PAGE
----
Finally, I’m not the only woman on the team anymore as we welcome Lidie Oleson, our new writer for EDUKWEST.
Lidie first got in touch with me via LinkedIn and made a proposal you (at least I) don’t get every day. She offered to introduce me to the Danish and Bulgarian educational systems. I thought, this is really niche but besides, I was also intrigued.
Lidie Olesen is the founder of Boris Temkov Institute, a research facility encouraging cultural analysis. The institute hosts online library with contemporary Bulgarian history documents, supporting students, educators and history interested individuals in their study quests. An alumna of the Danish Interactive Media and Marketing Academy, Lidie graduated as multimedia designer with major in brand strategy. She holds professional diploma in management and completed two master classes from OU Business School MBA program, UK.
I know a bit about education in Denmark, mostly through Stephan Stephensen’s Mingoville and Skolemat but that’s far from a complete picture. Denmark’s society is quite special when compared to other European countries and many aspects are handled very differently in the kingdom including education. I find it very intriguing to learn more about how things can be done differently.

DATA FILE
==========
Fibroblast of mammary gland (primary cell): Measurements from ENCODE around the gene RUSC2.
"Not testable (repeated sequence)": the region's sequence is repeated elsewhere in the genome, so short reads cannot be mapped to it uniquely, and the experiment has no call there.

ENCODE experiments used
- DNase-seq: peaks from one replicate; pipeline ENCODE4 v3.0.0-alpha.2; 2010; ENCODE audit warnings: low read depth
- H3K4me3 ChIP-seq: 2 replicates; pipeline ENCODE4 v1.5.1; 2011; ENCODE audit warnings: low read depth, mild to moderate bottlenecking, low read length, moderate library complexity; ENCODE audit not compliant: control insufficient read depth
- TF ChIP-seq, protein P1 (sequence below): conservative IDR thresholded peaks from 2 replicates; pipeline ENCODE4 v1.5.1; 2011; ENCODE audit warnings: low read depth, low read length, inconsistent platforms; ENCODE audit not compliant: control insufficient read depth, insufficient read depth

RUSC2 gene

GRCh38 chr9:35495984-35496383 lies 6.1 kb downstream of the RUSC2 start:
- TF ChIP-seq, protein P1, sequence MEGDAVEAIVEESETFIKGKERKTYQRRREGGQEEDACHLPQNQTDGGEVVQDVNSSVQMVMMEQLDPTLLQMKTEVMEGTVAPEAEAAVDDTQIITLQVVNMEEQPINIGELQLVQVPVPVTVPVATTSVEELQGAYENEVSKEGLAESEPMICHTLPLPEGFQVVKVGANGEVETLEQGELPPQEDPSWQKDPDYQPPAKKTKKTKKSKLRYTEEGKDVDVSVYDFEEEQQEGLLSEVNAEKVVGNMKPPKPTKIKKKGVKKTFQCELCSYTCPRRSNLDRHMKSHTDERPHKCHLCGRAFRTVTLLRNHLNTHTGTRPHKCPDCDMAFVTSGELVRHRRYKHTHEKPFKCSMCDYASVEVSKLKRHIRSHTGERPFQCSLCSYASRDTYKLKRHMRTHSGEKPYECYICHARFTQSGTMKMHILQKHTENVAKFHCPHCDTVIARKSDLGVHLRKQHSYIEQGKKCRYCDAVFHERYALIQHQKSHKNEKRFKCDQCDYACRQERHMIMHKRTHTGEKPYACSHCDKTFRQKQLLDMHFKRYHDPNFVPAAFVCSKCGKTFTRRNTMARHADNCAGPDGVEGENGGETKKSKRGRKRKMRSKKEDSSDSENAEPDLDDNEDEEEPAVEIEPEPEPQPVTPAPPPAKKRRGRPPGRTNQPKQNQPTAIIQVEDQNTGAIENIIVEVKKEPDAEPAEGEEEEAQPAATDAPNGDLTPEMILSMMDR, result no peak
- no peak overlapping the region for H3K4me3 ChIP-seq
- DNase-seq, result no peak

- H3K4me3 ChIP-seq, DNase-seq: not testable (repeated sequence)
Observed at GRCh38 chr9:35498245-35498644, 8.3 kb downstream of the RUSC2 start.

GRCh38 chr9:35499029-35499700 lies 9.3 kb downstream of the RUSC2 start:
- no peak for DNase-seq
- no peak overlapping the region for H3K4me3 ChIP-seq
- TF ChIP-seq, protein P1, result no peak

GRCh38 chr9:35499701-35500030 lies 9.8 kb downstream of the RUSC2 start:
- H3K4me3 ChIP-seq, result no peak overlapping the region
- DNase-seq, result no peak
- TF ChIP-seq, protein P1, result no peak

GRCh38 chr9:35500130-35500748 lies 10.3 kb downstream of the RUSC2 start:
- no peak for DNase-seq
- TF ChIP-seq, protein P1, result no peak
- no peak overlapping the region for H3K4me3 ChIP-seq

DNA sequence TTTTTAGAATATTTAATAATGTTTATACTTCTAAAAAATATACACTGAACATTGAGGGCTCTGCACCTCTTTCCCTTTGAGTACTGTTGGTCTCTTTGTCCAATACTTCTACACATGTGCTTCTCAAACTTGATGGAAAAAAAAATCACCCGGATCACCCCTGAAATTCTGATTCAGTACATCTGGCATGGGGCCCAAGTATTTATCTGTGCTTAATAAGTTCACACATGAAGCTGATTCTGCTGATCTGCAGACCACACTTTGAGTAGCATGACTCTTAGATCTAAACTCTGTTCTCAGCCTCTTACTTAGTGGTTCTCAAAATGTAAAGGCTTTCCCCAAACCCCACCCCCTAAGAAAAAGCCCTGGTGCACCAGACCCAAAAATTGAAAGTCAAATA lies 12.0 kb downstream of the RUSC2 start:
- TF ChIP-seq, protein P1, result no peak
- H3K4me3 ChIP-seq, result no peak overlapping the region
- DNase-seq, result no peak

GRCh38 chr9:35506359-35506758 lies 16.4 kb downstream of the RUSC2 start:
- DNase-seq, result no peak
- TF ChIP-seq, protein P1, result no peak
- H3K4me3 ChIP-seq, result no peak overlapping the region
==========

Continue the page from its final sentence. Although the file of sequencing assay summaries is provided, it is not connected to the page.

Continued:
I think nobody but EDUKWEST covers the Danish and Bulgarian education space in such way and I like to let my readers know about things off the beaten track. When I then learned more about Lidie and her way into education, I can clearly see some similarities between the two of us.
One of the goals I set myself with the relaunch of EDUKWEST is to find and support talented blogger in education 2.0. When I started this blog back in January 2009 I was on my own and I would have appreciated some guidance and support when I took my first steps. I hope that EDUKWEST will be such a place. If you think you will fit team EDUKWEST, do it like Lidie and contact me on LinkedIn or via Twitter.
Lidie’s first article is about Denmark, the country she’s been living in since 1996 and their efforts to make children want to read books again. In her article she compares it with a similar initiative of her native Bulgaria and what they can take away for themselves from the extensive experience the Danish have gained.
So, if you’re interested in hearing more about education markets that are not in the mainstream coverage you shouldn’t miss on Lidie’s articles.